Maureen O'Hara, and Haily Mills playing twins. Yet, at the same time one feels that this is a great film, we are watching something closer to Bergman's The Virgin Spring unfolding.  What follows will include spoilers so if you want to be surprised by your films, stop reading, go get the River because you will love it.

The three girls are immediately enchanted with the visiting Captain John. Thomas E. Breen who plays the part was a real war hero and like the character he plays did lose his leg. One of the remarkable things about this film is the mixture of non professional actors with professional actors. Only three members of the cast were real actors but thy all blend perfectly. Mr. John is the neighbor, his daughter is Melanie,  the product of an English-Indian Marriage. She has been away at school in England and just returned. She is struggling to understand her identity, is she Indian or English? The two "men" (boys) in her life, both of whom are love interests for her, symbolize her two heritages. She has an Indian boy friend with a long time understanding about being married at some point. She also is fascinated with the new stranger. She has the least chance of getting Captain John. She is featured in an interlude that illustrates a story the major character Harriet is writing, about "The Lord Krishna." In that story within the story Radha does a traditional Indian wedding dance and film buffs will appreciate the technique becuase they didn't have a means of moving the camera close for tight shots so the actress has to dance close to the camera and then back up again, yet somehow it works.

On the Eve of the Hindu version of Chrstmas, a harvest festival called Duwali, the festival of lights, there's a children's party, a scene between Captain John and Valarie where they establish their mutual attraction. He goes into the relationship in a more deeply romantic way with her, the other two girls are just sort of trying in vain to catch up. Valarie is a tease and loves to be cruel. She betrays Harriet and reads her secret diary to the Captain who is angered and refuses to play with her. They play a sort of ring-toss game and Valarie causes him to fall down and damage is prosthetic leg. After this the Captain is going away so the girls are trying to get his attention and keep him there. Harriet tries to win his favor by shewing him her creative side, she  reads poetry to him that she wrote herself.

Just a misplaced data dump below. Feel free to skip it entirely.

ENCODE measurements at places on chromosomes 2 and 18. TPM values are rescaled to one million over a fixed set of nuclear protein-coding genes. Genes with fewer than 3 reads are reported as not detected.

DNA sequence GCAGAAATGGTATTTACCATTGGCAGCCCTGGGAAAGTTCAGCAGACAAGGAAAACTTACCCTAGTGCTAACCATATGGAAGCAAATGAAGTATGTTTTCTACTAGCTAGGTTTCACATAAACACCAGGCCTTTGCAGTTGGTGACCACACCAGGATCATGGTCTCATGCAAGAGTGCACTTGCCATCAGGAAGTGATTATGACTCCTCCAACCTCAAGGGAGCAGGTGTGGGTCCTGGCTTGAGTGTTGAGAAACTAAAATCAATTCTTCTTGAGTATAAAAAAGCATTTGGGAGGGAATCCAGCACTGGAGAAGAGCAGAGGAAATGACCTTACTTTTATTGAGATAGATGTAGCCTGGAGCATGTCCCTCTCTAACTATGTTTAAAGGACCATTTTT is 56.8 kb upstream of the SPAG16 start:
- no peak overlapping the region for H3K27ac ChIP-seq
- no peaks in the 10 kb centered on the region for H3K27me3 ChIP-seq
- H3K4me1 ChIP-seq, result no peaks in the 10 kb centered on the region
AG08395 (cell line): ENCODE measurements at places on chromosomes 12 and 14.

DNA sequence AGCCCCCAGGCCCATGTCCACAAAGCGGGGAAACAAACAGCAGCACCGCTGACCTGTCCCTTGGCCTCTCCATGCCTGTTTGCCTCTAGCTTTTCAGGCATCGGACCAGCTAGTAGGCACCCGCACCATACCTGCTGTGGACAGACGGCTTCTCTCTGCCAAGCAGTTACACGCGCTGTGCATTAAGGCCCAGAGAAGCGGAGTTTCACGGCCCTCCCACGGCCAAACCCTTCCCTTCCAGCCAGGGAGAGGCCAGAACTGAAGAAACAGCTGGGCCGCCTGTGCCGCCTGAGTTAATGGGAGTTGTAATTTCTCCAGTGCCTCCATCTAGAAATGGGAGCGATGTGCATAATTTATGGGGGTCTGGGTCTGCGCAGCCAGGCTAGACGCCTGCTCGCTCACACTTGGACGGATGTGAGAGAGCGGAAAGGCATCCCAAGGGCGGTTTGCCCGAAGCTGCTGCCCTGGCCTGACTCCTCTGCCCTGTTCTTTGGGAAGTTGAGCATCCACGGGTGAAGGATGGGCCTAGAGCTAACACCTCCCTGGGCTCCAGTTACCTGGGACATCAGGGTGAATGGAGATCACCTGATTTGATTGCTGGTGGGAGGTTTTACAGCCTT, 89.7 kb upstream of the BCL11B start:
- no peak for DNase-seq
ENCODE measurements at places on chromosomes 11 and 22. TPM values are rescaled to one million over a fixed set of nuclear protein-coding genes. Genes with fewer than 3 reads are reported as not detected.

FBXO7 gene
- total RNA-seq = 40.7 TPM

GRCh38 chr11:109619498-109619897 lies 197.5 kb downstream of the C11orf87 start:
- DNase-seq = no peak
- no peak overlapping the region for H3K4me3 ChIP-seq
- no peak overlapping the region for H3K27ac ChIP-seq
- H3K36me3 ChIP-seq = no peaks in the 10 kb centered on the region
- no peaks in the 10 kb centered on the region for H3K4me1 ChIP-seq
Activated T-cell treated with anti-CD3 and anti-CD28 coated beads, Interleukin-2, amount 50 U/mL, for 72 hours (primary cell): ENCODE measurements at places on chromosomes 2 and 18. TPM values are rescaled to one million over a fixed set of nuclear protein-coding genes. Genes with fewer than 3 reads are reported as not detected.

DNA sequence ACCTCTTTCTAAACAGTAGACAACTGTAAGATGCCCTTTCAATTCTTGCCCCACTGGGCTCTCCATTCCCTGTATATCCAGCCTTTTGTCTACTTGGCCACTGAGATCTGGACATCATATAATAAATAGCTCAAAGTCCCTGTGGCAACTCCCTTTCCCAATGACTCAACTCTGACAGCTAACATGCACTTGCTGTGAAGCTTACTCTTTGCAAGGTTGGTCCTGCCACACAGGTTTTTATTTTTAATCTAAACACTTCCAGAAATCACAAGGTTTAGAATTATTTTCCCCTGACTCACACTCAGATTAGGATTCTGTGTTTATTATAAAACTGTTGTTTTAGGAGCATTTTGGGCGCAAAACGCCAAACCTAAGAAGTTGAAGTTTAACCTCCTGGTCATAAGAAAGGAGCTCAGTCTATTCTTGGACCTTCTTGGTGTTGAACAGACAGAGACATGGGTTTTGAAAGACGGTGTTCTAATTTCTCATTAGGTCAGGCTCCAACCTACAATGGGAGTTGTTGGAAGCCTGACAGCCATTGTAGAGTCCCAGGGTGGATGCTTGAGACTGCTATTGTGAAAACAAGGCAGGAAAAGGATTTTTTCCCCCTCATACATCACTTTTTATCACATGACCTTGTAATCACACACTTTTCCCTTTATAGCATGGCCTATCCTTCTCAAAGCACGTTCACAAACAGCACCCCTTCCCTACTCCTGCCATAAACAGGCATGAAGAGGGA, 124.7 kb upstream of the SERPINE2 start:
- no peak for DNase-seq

In the midst of this adolescent crisis Harriet sort of half notices that her little bother "Bogie" keeps trying to catch a cobra. There's some obvious foreshadowing and she finds the child dead in the bushes. Harriet did try to reprimand him for playing with then snake but didn't really stop to make sure that he did, owning to her romantic brooding. Thus she feels guilty for her brother's death. She takes a boat out on the river in the middle of the night and jumps into the current to allow herself to be dawned. But the local fisher boys recognize her as one of the English girls and they know she can't cope with the river alone so they follower her in their boat and fish her out before she can drown. They get word to the house and it's captain John who came to take her home. He has come to accept his lost-leg by this point and they have a touching scene and share some talk about facing life, learning to live with one's mistakes. Of course he tells her it wasn't her fault that her brother died.

By the end of the film the Captain has moved on but he's not wondering the world in alienation. The three girls in the final scene are waiting to learn if Harriet's mother gave birth to a boy or a girl, they are reading a letter form the captain but it matters so little they just let it blow away and run to see how the birth went. They find she had another girl and they all laugh with the father, who then goes to see the mother and the three girls stay outside talking about their plans for the future.